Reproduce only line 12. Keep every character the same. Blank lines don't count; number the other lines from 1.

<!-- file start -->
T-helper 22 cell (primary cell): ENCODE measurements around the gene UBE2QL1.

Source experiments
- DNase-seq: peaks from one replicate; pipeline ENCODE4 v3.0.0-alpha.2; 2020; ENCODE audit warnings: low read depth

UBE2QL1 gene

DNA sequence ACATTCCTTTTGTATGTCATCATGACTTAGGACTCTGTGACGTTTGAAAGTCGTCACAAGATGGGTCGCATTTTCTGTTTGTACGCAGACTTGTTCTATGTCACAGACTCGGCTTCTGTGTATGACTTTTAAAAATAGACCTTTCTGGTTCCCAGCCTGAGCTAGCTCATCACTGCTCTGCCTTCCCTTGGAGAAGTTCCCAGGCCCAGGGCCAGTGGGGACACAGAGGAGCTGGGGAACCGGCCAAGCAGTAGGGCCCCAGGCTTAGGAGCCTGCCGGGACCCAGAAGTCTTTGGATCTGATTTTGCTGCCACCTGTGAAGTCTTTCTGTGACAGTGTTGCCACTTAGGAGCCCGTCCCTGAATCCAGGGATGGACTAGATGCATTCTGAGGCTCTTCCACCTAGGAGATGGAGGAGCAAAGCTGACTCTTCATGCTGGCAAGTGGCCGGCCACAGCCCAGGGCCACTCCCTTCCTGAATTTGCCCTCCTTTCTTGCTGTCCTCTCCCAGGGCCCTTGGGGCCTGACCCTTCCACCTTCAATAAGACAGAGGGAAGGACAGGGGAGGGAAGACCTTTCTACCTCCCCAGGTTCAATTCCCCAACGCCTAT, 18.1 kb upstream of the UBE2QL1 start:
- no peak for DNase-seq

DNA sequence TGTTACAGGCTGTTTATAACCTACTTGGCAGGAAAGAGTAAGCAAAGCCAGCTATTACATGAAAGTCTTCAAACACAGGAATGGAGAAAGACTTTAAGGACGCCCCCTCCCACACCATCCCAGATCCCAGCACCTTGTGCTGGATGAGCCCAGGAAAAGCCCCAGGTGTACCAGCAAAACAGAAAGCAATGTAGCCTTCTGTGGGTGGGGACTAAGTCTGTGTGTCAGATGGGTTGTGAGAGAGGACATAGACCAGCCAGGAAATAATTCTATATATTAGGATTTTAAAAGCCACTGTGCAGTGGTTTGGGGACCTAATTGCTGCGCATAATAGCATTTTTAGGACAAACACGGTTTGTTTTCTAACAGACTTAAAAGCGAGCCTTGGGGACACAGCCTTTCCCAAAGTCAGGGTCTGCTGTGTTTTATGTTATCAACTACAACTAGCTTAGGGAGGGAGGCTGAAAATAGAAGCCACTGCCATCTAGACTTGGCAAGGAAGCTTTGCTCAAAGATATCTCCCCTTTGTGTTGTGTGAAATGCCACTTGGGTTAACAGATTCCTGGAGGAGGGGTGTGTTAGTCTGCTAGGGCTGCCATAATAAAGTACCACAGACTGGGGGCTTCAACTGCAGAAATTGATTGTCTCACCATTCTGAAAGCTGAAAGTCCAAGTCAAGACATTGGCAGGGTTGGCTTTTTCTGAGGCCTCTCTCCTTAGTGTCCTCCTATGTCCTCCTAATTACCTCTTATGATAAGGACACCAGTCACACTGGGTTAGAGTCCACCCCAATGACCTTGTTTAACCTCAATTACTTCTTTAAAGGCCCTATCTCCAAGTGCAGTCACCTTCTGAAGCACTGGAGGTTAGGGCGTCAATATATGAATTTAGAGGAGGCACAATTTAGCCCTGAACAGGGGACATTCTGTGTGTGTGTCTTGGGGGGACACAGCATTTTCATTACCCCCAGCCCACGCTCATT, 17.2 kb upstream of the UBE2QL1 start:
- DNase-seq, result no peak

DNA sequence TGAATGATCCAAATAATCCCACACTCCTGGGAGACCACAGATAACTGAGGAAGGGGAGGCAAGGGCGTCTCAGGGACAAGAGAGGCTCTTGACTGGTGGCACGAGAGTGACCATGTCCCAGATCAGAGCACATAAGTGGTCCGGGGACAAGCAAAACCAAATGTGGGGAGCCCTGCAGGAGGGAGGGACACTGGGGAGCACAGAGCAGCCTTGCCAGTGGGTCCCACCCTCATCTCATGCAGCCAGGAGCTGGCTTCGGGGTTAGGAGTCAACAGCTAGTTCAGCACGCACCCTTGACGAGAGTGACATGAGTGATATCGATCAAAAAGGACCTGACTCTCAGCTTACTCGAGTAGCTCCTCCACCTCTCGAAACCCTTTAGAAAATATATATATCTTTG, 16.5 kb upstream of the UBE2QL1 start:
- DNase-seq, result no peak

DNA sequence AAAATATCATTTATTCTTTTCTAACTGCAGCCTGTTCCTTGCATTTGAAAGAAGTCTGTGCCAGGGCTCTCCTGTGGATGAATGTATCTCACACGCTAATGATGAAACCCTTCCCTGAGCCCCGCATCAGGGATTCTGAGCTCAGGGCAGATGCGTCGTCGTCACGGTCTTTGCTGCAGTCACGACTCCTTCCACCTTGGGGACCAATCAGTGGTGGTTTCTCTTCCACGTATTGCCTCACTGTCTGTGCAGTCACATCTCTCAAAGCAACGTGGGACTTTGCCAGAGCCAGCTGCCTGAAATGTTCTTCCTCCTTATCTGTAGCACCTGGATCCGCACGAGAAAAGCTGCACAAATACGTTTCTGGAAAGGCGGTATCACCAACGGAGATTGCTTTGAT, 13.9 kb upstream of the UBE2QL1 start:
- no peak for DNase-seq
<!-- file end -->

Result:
- no peak for DNase-seq